Cage hasn't given reason to vote for her

Cheryl Cage is not giving us a reason to vote for her. She lives in some sort of economic fantasy world.

Everything she has written is a vitriolic, hand-wringing, emotional tantrum disconnected from fiscal reality. These types of rants work on Democrats, but not on Republicans nor thinking independents.

Cheryl needs to put forth a cogent, thoughtful and well-defined plan, rather than the self-aggrandizing, immature and childish screeds. They may fire up Democrats but nobody else. She needs to define herself for us, rather than just weep and gnash her teeth. Let's help Cheryl better define herself by asking her to answer a few simple questions re: K-12:

1) Is K-12 so sacred that it is to be exempted from any sort of reductions in support, irrespective of the problems faced by folks?

2) Should K-12 be given a blank check?

3) Should more local money be used, rather than insisting on state level other people's money?

4) Why should any state money be used, rather than just local funds? It's ultimately all local anyway.

5) Is any sort of fiscal accountability to be imposed upon K-12?

6) Given that slightly over 50 percent of K-12 employees in Arizona are teachers, should there be reductions in non-teaching staff, such as administration?

7) Given that the vast majority of educational problems are caused by the teachers unions, should there be any effort to rein in the unions, impose accountability, or otherwise demand adherence to standards?

8) Who should have their taxes increased to further fund K-12?

9) What type of taxes should be increased: sales, property, income, individual, corporate, transaction, etc?

10) Will increasing corporate taxes result in employers leaving the state or expanding elsewhere, thereby causing job losses and reducing money to the state?

One last comment, Cheryl. A budget is not a moral contract. A budget isn't any sort of contract. And as with the law, there is no place for morality in politics, particularly yours.

Rick Cunnington, Oro Valley


Yes, let's keep Marana clean, and 'fill-free

People everywhere are entitled to environmental justice, no matter what their color or socioeconomic status. Most children cannot speak for themselves, so we must speak for them. As a child, I could not speak for myself and even if I could, at the time, we did not know we were being poisoned by the ground water on Tucson's south side.

Today, we have an opportunity to speak for the children. We have a commitment to serve and to protect those who cannot speak for themselves. We cannot allow anyone to establish a landfill in an area that is environmentally sensitive where one day, the children and others may suffer. Protecting the water aquifer must have top priority.

Those of us who oppose the landfill have used honesty, facts, and respect when we shared our message with thousands of people. We have not tried to deceive anyone. We do not have to do that. We want what is right. We do not believe a landfill in that area of southwest Marana on Vice Mayor Herb Kai's property is safe or healthy.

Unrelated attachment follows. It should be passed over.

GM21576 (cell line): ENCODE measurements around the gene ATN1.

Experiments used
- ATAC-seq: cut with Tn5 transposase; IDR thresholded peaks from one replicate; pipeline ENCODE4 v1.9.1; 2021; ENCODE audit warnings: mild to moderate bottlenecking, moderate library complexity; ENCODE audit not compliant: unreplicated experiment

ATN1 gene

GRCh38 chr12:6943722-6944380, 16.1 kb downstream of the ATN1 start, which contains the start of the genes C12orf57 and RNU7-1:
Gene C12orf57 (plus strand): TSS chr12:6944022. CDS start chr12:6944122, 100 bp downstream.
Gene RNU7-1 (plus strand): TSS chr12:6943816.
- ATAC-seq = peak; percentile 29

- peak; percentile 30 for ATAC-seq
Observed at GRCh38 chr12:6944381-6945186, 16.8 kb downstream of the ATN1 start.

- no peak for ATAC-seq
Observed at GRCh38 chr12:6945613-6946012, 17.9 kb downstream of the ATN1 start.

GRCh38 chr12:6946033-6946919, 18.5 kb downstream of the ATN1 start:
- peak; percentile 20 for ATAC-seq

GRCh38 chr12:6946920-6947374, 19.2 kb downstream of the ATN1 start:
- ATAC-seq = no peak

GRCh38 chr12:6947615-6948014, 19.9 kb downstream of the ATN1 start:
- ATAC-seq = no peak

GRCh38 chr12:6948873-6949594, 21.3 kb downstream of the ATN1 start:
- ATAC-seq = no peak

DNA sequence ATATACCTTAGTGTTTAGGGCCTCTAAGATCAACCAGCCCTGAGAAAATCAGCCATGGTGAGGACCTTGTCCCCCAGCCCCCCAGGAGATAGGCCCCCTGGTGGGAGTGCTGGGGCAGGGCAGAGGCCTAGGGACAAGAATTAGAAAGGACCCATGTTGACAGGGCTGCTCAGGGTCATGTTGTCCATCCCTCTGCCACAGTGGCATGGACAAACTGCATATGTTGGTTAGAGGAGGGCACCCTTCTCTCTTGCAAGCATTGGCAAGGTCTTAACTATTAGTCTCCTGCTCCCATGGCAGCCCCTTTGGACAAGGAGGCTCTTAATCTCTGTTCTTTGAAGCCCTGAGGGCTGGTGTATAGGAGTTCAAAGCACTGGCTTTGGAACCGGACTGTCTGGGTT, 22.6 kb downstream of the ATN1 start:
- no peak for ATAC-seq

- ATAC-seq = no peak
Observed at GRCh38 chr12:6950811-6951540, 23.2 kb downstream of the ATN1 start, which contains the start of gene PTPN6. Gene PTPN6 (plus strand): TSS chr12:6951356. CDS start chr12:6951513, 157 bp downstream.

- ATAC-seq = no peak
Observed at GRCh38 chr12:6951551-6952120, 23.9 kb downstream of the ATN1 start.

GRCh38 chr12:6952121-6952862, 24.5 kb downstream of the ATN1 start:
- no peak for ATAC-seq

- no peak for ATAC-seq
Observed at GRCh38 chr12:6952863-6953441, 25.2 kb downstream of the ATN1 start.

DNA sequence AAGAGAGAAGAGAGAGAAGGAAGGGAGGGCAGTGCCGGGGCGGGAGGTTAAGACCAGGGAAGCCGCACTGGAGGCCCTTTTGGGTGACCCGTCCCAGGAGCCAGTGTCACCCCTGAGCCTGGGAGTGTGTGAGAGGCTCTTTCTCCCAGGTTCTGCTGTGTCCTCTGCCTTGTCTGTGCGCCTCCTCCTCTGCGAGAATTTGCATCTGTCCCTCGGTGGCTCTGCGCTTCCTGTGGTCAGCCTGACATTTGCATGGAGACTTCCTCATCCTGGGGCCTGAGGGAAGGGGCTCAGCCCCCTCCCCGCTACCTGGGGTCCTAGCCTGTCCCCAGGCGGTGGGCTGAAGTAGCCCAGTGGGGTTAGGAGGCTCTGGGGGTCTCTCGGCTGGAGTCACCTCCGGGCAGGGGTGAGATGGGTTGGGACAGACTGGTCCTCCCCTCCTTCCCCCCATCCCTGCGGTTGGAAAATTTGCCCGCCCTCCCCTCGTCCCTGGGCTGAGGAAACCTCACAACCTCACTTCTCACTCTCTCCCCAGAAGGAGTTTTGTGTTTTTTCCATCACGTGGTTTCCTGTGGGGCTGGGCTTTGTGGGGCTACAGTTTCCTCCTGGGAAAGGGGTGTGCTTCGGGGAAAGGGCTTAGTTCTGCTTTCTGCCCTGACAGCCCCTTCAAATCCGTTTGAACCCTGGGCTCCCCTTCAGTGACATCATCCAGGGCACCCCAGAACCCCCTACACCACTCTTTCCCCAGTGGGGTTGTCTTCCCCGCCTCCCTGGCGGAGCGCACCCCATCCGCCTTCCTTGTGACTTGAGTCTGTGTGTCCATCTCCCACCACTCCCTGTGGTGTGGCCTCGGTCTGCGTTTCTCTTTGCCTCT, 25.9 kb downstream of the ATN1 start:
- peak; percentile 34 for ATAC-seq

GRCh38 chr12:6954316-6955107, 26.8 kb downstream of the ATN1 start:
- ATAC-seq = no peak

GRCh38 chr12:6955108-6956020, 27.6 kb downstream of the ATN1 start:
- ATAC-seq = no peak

Why would anyone allow a landfill in a floodplain, on a rising water aquifer, near drinking water wells, and near a neighborhood of 100 families? It must be the money. Sometimes money tempts good people to make bad decisions.

We like the new slogan being used by those who want the landfill, however. Keep Marana Clean. We agree, let's keep Marana clean. Let's not allow them to build their dirty, filthy, toxic, garbage dump in our community. Let's keep Marana clean by not allowing the disease infested rats a place to eat and proliferate. Let's keep Marana clean by not allowing them to bring in waste from other counties and other states and maybe even other countries.

Let's keep Marana clean. Let's buy them a one-way ticket out of our state where they can try to deceive someone else.

Let's keep Marana clean. No Marana Dump. Not now. Not ever.

Steve Storzer, Silverbell West


Those who are the real source of financial Woe

I would like to say that I agree with Dave Safier's opinion piece on evaluating education.

He starts off by identifying the people who are "teaching to the test" as being the same people who brought us the housing bubble and the financial meltdown. He ends the column by naming the people as the Obama administration. While it was not the Obama administration, per se, that brought us the housing bubble and the financial meltdown, it certainly was people of the same ideological ilk.

Dave's point is that just producing a score and reaching it does not in itself indicate that learning has occurred. The housing bubble was the result of reaching a score. "Progressives" thought that many more people should have access to owning houses, and so they put pressures on lenders to make loans that the lenders would not otherwise have made. Along with this came the many lending companies that took advantage of the opportunity to make a buck. Everybody was getting rich for a while, until reality set in.